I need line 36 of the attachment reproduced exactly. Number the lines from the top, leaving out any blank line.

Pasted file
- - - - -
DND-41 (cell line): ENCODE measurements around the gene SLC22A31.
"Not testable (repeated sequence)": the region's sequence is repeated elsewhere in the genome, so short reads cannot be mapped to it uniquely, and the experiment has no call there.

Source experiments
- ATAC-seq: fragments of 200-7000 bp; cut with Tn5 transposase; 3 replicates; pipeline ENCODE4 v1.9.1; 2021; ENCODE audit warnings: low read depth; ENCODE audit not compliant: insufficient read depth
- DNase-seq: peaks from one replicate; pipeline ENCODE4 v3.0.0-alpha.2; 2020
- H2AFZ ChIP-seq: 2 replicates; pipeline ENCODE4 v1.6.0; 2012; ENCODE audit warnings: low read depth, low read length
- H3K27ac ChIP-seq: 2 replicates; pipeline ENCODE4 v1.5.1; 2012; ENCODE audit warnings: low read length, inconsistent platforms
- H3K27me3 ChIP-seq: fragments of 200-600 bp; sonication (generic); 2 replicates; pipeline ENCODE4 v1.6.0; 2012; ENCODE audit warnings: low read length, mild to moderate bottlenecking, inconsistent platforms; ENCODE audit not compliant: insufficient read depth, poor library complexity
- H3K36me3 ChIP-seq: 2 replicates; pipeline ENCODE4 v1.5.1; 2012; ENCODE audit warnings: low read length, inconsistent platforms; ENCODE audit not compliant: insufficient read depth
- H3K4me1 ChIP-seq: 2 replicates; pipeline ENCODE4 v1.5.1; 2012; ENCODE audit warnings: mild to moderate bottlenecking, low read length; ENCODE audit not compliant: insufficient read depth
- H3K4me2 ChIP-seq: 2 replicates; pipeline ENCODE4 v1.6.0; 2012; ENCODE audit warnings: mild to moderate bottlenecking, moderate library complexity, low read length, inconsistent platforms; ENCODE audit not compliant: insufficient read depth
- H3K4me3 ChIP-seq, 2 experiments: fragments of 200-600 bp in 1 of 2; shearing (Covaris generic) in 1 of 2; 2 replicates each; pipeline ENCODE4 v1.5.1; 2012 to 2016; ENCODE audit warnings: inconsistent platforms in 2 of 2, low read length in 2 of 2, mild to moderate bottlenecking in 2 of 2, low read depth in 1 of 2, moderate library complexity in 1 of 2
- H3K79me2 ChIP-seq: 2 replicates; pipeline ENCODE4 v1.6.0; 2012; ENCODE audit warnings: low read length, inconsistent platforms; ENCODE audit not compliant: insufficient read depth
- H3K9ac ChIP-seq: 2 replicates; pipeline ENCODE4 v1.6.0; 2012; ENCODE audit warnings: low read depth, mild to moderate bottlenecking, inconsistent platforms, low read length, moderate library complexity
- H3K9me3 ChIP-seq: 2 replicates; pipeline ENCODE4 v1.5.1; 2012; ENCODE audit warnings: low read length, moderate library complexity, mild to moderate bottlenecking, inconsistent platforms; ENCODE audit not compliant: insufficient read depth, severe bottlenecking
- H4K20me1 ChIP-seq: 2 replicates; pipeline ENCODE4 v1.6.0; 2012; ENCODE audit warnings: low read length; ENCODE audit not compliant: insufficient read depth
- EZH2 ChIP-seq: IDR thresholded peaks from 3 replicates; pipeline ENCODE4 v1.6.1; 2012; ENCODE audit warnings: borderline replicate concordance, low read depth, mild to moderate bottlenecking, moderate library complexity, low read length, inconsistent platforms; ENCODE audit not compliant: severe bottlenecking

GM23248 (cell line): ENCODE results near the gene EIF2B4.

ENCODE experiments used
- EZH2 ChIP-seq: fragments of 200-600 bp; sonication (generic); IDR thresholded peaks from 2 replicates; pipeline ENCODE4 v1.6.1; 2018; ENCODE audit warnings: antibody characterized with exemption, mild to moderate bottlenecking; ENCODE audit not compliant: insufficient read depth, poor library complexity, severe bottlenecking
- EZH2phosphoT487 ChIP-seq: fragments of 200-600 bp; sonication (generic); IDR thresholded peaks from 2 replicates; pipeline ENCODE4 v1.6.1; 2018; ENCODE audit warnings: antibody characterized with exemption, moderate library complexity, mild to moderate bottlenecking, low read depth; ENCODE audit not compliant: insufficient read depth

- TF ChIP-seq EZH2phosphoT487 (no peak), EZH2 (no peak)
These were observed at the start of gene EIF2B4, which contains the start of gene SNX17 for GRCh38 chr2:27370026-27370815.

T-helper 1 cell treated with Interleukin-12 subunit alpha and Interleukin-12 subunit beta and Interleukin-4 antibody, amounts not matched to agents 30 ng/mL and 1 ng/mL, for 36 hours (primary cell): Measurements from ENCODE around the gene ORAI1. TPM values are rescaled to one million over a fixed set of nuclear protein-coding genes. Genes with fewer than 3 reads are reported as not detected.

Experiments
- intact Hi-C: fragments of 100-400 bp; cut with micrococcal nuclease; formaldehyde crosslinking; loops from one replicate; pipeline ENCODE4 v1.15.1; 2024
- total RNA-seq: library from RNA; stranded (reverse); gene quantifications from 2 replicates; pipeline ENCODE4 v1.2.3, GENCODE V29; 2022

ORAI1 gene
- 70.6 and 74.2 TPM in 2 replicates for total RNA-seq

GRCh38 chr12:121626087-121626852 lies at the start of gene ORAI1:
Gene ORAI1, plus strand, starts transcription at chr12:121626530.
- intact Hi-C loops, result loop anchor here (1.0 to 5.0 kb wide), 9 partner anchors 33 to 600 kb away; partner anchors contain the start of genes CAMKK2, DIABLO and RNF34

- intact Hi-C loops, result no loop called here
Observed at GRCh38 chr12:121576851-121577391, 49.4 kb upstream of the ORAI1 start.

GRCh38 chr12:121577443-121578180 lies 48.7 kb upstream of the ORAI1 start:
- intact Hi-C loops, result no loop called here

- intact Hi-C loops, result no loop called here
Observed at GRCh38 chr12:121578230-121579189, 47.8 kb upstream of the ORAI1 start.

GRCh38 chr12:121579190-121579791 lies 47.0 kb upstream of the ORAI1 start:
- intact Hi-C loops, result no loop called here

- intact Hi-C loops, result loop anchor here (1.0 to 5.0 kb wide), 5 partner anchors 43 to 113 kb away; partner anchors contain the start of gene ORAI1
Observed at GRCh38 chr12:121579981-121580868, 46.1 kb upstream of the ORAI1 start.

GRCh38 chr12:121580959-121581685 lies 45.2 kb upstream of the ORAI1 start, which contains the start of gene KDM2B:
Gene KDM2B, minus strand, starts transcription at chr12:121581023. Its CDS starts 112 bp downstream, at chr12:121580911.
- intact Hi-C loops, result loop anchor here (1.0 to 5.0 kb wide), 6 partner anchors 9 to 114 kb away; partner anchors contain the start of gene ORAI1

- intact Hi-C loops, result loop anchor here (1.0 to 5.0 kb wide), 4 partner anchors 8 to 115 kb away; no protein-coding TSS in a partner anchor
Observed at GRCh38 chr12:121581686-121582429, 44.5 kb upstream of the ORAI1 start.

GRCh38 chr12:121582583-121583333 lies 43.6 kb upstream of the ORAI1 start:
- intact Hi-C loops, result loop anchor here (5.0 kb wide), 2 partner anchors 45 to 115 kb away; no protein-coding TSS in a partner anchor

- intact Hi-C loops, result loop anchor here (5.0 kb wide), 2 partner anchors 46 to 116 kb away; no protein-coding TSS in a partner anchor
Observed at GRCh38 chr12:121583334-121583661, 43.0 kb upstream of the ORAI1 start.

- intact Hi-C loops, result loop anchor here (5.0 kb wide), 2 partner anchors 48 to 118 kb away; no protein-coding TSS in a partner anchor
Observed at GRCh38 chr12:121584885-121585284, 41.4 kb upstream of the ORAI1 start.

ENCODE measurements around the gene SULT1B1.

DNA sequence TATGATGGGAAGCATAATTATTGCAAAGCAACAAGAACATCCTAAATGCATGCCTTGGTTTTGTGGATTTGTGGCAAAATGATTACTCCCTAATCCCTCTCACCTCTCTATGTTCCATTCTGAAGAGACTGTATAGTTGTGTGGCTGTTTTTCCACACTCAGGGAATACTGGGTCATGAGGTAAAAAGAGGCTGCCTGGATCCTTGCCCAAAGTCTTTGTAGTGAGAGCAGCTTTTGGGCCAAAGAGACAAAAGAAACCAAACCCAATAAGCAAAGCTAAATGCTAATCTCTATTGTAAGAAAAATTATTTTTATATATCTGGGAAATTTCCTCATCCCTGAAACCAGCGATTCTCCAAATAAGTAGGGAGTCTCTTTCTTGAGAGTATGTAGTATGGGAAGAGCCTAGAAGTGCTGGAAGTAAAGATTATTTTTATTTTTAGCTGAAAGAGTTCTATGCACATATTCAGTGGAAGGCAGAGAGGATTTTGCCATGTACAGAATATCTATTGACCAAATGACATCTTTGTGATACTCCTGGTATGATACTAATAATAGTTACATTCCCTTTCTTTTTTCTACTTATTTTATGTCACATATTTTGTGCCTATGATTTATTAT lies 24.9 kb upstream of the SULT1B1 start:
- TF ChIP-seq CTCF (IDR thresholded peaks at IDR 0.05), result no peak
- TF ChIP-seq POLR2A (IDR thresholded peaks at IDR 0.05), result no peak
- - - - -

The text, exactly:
- intact Hi-C loops, result no loop called here